Electrical Engineering
      and Computer Sciences

Electrical Engineering and Computer Sciences

COLLEGE OF ENGINEERING

UC Berkeley

Automated Discovery of Machine-Specific Code Improvements

Peter Bernard Kessler

EECS Department
University of California, Berkeley
Technical Report No. UCB/CSD-84-213
December 1984

http://www.eecs.berkeley.edu/Pubs/TechRpts/1984/CSD-84-213.pdf

Retargetable compilers generate code using machine-independent algorithms guided by the results of an analysis of the target machine. The analysis may be performed either by the compiler writer or by a compiler phase construction program. An implementation must be found for each operation of the source language.

Additional analysis may reveal special features of the target architecture that may be exploited to generate efficient code. Such analysis is optional; it affects only the quality of the code produced. This dissertation examines one method of automating the examination of a machine description to discover machine-specific idioms for inefficient instruction sequences.

Previous techniques discovered idioms by composing instructions into sequences and searching for more efficient implementations of those sequences. Analysis by composition takes time exponential in the length of the sequences examined. Practical considerations limit such analysis to sequences composed of pairs of instructions. The thesis of this dissertation is that an interesting class of idioms can be discovered by decomposing instructions into inefficient sequences to be avoided during compilation. Decomposition is shown to take no more time than composition in the worst case, and is shown to take less time on the average. Analysis by decomposition naturally discovers idioms for sequences longer than pairs of instructions.

Idioms on a target machine and predicates for their applicability are discovered during compiler construction. Consequently, alternative instruction sequences must be identified without knowledge of the particulars of individual programs, such as instances of instruction sequences, operands, or data flow contexts. These program-dependent properties can be exploited by recording the conditions under which one instruction sequence is equivalent to another. Program-independent predicates on instruction equivalence are evaluated during compiler construction, leaving only program-dependent predicates to be evaluated during compilation.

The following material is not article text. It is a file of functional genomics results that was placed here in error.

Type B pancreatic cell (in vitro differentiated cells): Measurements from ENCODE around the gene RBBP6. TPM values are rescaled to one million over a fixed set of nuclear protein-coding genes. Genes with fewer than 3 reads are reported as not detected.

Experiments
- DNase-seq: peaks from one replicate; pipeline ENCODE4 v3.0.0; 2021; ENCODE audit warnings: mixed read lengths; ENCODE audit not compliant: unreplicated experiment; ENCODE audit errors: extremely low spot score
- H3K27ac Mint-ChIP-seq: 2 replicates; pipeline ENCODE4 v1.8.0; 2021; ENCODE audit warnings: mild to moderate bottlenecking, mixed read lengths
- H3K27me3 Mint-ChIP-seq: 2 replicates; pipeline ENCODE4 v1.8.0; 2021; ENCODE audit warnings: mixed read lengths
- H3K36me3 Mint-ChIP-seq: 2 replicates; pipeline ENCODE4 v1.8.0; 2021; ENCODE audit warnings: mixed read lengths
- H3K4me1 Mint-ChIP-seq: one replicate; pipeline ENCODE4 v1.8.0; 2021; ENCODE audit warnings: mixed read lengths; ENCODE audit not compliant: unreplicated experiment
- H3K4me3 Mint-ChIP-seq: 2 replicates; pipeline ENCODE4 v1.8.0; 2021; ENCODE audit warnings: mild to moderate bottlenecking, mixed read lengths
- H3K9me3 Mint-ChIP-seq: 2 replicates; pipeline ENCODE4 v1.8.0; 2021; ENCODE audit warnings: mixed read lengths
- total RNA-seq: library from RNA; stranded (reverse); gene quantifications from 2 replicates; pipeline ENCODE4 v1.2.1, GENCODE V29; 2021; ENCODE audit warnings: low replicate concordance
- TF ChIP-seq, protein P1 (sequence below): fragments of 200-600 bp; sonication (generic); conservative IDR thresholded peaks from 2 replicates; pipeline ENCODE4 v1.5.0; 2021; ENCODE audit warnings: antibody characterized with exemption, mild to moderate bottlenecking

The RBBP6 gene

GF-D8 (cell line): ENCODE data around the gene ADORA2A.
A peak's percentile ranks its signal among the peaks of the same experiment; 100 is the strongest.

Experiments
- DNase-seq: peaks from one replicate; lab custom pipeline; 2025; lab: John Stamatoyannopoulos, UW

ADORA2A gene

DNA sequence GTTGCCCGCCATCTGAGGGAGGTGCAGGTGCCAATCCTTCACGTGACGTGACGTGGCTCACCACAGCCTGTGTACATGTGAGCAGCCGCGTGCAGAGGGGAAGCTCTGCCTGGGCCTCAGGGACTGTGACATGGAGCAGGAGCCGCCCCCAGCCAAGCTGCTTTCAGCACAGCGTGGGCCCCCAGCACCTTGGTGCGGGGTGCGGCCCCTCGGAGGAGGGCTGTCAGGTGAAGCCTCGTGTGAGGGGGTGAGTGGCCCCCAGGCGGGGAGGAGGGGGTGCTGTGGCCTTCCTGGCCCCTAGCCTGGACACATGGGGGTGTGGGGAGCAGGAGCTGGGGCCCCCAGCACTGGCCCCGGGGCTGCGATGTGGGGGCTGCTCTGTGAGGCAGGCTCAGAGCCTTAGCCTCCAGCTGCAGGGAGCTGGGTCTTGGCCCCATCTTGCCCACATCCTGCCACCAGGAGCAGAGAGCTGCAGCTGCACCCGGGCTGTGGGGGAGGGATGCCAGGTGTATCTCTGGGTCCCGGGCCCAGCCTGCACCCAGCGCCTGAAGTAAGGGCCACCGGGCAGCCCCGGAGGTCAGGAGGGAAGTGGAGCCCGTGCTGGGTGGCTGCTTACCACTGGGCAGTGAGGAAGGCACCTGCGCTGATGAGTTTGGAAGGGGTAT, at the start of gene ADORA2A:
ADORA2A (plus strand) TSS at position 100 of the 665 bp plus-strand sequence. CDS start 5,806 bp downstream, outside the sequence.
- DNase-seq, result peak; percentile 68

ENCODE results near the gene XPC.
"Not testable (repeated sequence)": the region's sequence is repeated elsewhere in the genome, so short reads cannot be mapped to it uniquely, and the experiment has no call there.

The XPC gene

The design of an idiom discoverer is discussed and a prototype implementation is examined. One application of idioms is demonstrated with a prototype retargetable transformer of assembler source code. This transformer can be used to replace hand-written case analysis routines in a retargetable code generator. Other applications of idioms are suggested.

Advisor: Susan L. Graham


BibTeX citation:

@phdthesis{Kessler:CSD-84-213,
    Author = {Kessler, Peter Bernard},
    Title = {Automated Discovery of Machine-Specific Code Improvements},
    School = {EECS Department, University of California, Berkeley},
    Year = {1984},
    Month = {Dec},
    URL = {http://www.eecs.berkeley.edu/Pubs/TechRpts/1984/5739.html},
    Number = {UCB/CSD-84-213},
    Abstract = {Retargetable compilers generate code using machine-independent algorithms guided by the results of an analysis of the target machine. The analysis may be performed either by the compiler writer or by a compiler phase construction program. An implementation must be found for each operation of the source language.  <p>  Additional analysis may reveal special features of the target architecture that may be exploited to generate efficient code. Such analysis is optional; it affects only the quality of the code produced. This dissertation examines one method of automating the examination of a machine description to discover machine-specific idioms for inefficient instruction sequences.  <p>  Previous techniques discovered idioms by composing instructions into sequences and searching for more efficient implementations of those sequences. Analysis by composition takes time exponential in the length of the sequences examined. Practical considerations limit such analysis to sequences composed of pairs of instructions. The thesis of this dissertation is that an interesting class of idioms can be discovered by decomposing instructions into inefficient sequences to be avoided during compilation. Decomposition is shown to take no more time than composition in the worst case, and is shown to take less time on the average. Analysis by decomposition naturally discovers idioms for sequences longer than pairs of instructions.  <p>  Idioms on a target machine and predicates for their applicability are discovered during compiler construction. Consequently, alternative instruction sequences must be identified without knowledge of the particulars of individual programs, such as instances of instruction sequences, operands, or data flow contexts. These program-dependent properties can be exploited by recording the conditions under which one instruction sequence is equivalent to another. Program-independent predicates on instruction equivalence are evaluated during compiler construction, leaving only program-dependent predicates to be evaluated during compilation.  <p>  The design of an idiom discoverer is discussed and a prototype implementation is examined. One application of idioms is demonstrated with a prototype retargetable transformer of assembler source code. This transformer can be used to replace hand-written case analysis routines in a retargetable code generator. Other applications of idioms are suggested.}
}

EndNote citation:

%0 Thesis
%A Kessler, Peter Bernard
%T Automated Discovery of Machine-Specific Code Improvements
%I EECS Department, University of California, Berkeley
%D 1984
%@ UCB/CSD-84-213
%U http://www.eecs.berkeley.edu/Pubs/TechRpts/1984/5739.html
%F Kessler:CSD-84-213